There is only one explanation for the president’s relentless attacks. He thought that Mueller was likely to throw the book at him. And there are only two explanations for that expectation. Either Trump knew he deserved it, or Trump assumed Mueller would sink to his own level of mendacity and self-serving to pervert justice. The idea that a public servant, indeed, a team of public servants, would quietly discharge a mission with honor was utterly beyond Trump’s fathoming.
The country had an unpleasant job that needed doing. The president of United States had surrounded himself with people who lied about their contacts with highly placed Russians. He had fired the director of the FBI, James B. Comey, and within hours he personally assured the Russian ambassador that he did so to shut down an inquiry into these lies. It was possible all this could be explained as the product of incompetence and naivete, because Trump had been utterly unprepared for the presidency and was surrounded by gangsters and clowns. But it was also possible something intentional was going on.
Read the rest here. Trump owes Mueller an apology.
HT: Randall Stephens via Facebook
Here is a taste of Lorraine Wolbert’s piece at Politico:
Falwell said he has urged the president to fire Sessions and told POLITICO he planned to bring up the subject again Monday evening at a small gathering with Trump and the first lady. Later, Falwell and dozens of other faith leaders were to attend a formal White House dinner celebrating the evangelical community.
In forsaking Sessions, faith leaders are turning on one of their own, a man who for decades fought in the political trenches for conservative Christian causes. As a senator from Alabama, Sessions was one of the first Republicans to endorse Trump’s long-shot presidential campaign, taking heat from his party in return.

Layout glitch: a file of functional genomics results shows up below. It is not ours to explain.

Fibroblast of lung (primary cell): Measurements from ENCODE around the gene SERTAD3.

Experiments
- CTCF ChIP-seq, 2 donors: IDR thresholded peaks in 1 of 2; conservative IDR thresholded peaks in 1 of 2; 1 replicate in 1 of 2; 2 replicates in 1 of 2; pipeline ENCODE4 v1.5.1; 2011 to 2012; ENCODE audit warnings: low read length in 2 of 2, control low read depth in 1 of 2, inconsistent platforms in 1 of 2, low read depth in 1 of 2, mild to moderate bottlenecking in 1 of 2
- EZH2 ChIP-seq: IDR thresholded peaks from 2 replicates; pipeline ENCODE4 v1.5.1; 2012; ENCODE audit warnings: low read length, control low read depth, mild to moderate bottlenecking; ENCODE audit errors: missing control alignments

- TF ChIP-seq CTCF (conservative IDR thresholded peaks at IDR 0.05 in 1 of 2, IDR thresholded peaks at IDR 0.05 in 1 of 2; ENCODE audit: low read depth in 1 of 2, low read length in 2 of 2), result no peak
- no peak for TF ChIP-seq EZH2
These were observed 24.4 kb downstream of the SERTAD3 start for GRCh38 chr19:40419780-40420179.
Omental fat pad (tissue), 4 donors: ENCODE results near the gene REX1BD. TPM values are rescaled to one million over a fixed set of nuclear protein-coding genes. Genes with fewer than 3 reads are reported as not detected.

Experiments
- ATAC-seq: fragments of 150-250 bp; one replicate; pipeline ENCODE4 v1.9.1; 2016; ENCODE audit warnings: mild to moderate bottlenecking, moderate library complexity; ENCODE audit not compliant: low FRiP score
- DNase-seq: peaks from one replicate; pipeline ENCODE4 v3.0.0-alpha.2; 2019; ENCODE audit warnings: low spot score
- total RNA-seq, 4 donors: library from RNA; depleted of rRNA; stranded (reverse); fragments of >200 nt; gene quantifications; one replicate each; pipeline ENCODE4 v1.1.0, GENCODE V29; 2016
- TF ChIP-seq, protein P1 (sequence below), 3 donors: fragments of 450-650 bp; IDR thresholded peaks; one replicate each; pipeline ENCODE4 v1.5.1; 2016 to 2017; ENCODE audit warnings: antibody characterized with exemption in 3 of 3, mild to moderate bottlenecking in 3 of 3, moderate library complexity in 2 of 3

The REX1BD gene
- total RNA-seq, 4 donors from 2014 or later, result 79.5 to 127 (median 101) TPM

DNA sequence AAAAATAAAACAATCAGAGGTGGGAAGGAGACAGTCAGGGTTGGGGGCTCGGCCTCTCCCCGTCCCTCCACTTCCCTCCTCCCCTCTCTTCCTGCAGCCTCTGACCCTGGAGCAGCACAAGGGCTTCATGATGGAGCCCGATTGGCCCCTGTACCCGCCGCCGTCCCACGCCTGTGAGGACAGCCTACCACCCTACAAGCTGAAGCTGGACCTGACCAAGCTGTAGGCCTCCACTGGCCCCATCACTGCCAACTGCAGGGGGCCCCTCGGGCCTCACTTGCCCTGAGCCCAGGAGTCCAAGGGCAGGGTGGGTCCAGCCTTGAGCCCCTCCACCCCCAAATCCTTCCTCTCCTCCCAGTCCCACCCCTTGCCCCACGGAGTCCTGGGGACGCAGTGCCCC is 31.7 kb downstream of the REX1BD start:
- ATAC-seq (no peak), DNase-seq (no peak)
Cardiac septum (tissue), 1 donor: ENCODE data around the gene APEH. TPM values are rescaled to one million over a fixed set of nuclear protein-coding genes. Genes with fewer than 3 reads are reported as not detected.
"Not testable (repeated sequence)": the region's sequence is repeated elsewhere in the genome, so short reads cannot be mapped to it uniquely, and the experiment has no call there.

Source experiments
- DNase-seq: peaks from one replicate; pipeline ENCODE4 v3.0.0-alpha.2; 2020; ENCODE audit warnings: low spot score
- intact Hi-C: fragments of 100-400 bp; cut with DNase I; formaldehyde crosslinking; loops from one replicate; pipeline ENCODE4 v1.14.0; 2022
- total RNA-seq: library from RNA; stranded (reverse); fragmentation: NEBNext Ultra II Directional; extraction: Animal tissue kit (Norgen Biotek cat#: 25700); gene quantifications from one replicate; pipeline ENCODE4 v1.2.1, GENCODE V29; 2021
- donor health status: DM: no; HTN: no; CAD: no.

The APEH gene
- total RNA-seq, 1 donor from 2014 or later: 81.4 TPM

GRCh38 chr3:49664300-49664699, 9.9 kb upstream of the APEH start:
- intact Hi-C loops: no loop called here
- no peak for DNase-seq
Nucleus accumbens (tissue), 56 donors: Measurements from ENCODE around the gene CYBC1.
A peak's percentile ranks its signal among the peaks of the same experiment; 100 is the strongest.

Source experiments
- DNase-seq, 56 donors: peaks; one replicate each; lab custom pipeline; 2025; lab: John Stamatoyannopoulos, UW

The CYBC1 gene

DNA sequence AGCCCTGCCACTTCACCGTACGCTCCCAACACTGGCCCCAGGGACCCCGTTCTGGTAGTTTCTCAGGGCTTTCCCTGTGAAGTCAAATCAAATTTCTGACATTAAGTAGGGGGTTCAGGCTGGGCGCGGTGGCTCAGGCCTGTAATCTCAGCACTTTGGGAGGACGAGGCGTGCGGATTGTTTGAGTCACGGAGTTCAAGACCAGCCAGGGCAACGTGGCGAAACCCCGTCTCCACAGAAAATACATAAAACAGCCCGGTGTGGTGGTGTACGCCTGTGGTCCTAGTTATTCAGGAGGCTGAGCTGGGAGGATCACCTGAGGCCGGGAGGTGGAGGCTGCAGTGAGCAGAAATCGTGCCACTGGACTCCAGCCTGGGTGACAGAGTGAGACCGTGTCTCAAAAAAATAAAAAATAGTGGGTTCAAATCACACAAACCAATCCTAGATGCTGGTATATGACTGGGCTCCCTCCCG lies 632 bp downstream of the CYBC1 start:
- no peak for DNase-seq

But he has angered Trump loyalists more recently because the Justice Department has not declassified all materials sought by Republicans in regard to the Russia investigation. The president believes Sessions, who recused himself from the Russia probe because of his involvement in the 2016 campaign, has failed to rein in a probe that Trump claims is driven by politics.
This is what court evangelicals do. They tell the president to fire an Attorney General who rightly recused himself from the Mueller investigation. Falwell Jr. wants Sessions fired in the hopes that his replacement as Attorney General will end the investigation. In other words, Falwell Jr. wants to protect Trump against accusations that he is an adulterer, a liar, and a felon. Yes, this is now what we can expect from the president of the largest Christian university in the world. Oh wait, Liberty no longer holds that distinction.